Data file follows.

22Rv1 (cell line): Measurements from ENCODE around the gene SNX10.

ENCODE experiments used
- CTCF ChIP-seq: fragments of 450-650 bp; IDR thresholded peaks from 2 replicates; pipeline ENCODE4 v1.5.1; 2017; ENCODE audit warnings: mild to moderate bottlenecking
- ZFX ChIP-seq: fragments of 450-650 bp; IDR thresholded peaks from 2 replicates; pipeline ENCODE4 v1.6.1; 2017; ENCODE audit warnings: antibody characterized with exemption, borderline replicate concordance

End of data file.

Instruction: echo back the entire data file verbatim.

22Rv1 (cell line): Measurements from ENCODE around the gene SNX10.

ENCODE experiments used
- CTCF ChIP-seq: fragments of 450-650 bp; IDR thresholded peaks from 2 replicates; pipeline ENCODE4 v1.5.1; 2017; ENCODE audit warnings: mild to moderate bottlenecking
- ZFX ChIP-seq: fragments of 450-650 bp; IDR thresholded peaks from 2 replicates; pipeline ENCODE4 v1.6.1; 2017; ENCODE audit warnings: antibody characterized with exemption, borderline replicate concordance